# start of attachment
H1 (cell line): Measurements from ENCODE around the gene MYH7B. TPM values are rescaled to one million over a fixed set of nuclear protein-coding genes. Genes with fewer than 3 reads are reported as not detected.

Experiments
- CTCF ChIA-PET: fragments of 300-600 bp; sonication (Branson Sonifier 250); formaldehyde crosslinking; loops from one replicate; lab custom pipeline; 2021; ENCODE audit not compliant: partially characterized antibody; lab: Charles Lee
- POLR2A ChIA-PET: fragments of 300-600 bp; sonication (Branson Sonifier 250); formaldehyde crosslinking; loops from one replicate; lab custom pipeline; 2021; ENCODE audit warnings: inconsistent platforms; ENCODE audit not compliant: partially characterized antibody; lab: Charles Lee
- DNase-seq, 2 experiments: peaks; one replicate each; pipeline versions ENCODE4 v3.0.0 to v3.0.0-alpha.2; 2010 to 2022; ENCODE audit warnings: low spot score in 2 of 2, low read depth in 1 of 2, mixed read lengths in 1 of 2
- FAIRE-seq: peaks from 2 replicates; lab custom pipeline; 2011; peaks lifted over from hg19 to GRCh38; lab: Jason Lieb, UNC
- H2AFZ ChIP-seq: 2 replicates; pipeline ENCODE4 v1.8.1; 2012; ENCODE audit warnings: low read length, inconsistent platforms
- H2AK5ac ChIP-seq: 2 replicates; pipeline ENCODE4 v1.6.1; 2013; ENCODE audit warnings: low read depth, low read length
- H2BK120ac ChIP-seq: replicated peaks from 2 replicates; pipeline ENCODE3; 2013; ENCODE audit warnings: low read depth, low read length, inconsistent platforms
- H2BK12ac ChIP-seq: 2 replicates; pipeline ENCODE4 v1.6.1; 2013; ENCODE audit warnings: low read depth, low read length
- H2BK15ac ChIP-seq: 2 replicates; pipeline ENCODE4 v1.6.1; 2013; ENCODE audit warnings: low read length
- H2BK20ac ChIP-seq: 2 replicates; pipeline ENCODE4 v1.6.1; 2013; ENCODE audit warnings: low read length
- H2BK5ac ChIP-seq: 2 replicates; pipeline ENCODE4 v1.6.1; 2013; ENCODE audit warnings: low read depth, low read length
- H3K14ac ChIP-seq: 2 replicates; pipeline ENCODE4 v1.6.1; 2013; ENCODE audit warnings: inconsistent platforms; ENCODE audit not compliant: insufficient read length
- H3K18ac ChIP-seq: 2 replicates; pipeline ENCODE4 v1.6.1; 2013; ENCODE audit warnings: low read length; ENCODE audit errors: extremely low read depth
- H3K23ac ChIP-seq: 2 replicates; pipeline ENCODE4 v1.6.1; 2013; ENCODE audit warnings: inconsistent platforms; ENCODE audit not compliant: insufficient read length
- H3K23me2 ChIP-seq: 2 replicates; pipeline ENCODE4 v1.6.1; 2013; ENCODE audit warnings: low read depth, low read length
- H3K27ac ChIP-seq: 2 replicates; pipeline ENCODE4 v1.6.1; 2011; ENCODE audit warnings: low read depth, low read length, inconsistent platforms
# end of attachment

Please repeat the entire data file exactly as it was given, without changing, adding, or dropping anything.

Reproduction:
H1 (cell line): Measurements from ENCODE around the gene MYH7B. TPM values are rescaled to one million over a fixed set of nuclear protein-coding genes. Genes with fewer than 3 reads are reported as not detected.

Experiments
- CTCF ChIA-PET: fragments of 300-600 bp; sonication (Branson Sonifier 250); formaldehyde crosslinking; loops from one replicate; lab custom pipeline; 2021; ENCODE audit not compliant: partially characterized antibody; lab: Charles Lee
- POLR2A ChIA-PET: fragments of 300-600 bp; sonication (Branson Sonifier 250); formaldehyde crosslinking; loops from one replicate; lab custom pipeline; 2021; ENCODE audit warnings: inconsistent platforms; ENCODE audit not compliant: partially characterized antibody; lab: Charles Lee
- DNase-seq, 2 experiments: peaks; one replicate each; pipeline versions ENCODE4 v3.0.0 to v3.0.0-alpha.2; 2010 to 2022; ENCODE audit warnings: low spot score in 2 of 2, low read depth in 1 of 2, mixed read lengths in 1 of 2
- FAIRE-seq: peaks from 2 replicates; lab custom pipeline; 2011; peaks lifted over from hg19 to GRCh38; lab: Jason Lieb, UNC
- H2AFZ ChIP-seq: 2 replicates; pipeline ENCODE4 v1.8.1; 2012; ENCODE audit warnings: low read length, inconsistent platforms
- H2AK5ac ChIP-seq: 2 replicates; pipeline ENCODE4 v1.6.1; 2013; ENCODE audit warnings: low read depth, low read length
- H2BK120ac ChIP-seq: replicated peaks from 2 replicates; pipeline ENCODE3; 2013; ENCODE audit warnings: low read depth, low read length, inconsistent platforms
- H2BK12ac ChIP-seq: 2 replicates; pipeline ENCODE4 v1.6.1; 2013; ENCODE audit warnings: low read depth, low read length
- H2BK15ac ChIP-seq: 2 replicates; pipeline ENCODE4 v1.6.1; 2013; ENCODE audit warnings: low read length
- H2BK20ac ChIP-seq: 2 replicates; pipeline ENCODE4 v1.6.1; 2013; ENCODE audit warnings: low read length
- H2BK5ac ChIP-seq: 2 replicates; pipeline ENCODE4 v1.6.1; 2013; ENCODE audit warnings: low read depth, low read length
- H3K14ac ChIP-seq: 2 replicates; pipeline ENCODE4 v1.6.1; 2013; ENCODE audit warnings: inconsistent platforms; ENCODE audit not compliant: insufficient read length
- H3K18ac ChIP-seq: 2 replicates; pipeline ENCODE4 v1.6.1; 2013; ENCODE audit warnings: low read length; ENCODE audit errors: extremely low read depth
- H3K23ac ChIP-seq: 2 replicates; pipeline ENCODE4 v1.6.1; 2013; ENCODE audit warnings: inconsistent platforms; ENCODE audit not compliant: insufficient read length
- H3K23me2 ChIP-seq: 2 replicates; pipeline ENCODE4 v1.6.1; 2013; ENCODE audit warnings: low read depth, low read length
- H3K27ac ChIP-seq: 2 replicates; pipeline ENCODE4 v1.6.1; 2011; ENCODE audit warnings: low read depth, low read length, inconsistent platforms